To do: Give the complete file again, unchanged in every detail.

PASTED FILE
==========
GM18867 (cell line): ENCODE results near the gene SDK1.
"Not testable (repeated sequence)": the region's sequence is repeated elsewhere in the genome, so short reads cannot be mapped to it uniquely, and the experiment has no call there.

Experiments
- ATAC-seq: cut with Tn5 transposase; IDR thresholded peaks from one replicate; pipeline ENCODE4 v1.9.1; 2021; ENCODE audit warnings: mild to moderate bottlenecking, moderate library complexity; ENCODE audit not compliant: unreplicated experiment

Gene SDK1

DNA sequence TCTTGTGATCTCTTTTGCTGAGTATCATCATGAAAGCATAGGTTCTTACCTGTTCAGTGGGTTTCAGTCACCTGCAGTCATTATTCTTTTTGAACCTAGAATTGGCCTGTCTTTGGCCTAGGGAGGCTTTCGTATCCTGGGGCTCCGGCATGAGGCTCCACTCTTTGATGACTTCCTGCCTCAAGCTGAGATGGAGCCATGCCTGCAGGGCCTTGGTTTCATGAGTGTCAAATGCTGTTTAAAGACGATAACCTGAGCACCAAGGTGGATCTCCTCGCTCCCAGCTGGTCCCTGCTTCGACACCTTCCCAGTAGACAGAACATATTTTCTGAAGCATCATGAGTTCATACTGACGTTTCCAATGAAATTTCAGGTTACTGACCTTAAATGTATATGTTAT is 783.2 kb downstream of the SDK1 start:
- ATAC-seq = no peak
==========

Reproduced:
GM18867 (cell line): ENCODE results near the gene SDK1.
"Not testable (repeated sequence)": the region's sequence is repeated elsewhere in the genome, so short reads cannot be mapped to it uniquely, and the experiment has no call there.

Experiments
- ATAC-seq: cut with Tn5 transposase; IDR thresholded peaks from one replicate; pipeline ENCODE4 v1.9.1; 2021; ENCODE audit warnings: mild to moderate bottlenecking, moderate library complexity; ENCODE audit not compliant: unreplicated experiment

Gene SDK1

DNA sequence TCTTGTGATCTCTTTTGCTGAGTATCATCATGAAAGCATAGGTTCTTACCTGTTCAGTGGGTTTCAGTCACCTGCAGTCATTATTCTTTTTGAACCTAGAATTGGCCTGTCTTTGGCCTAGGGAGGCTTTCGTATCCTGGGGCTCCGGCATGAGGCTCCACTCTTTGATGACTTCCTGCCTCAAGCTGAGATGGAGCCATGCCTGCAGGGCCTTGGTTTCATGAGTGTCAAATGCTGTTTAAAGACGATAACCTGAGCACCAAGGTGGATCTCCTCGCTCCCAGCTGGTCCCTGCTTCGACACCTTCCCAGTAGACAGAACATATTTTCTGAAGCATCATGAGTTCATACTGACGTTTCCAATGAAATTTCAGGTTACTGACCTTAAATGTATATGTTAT is 783.2 kb downstream of the SDK1 start:
- ATAC-seq = no peak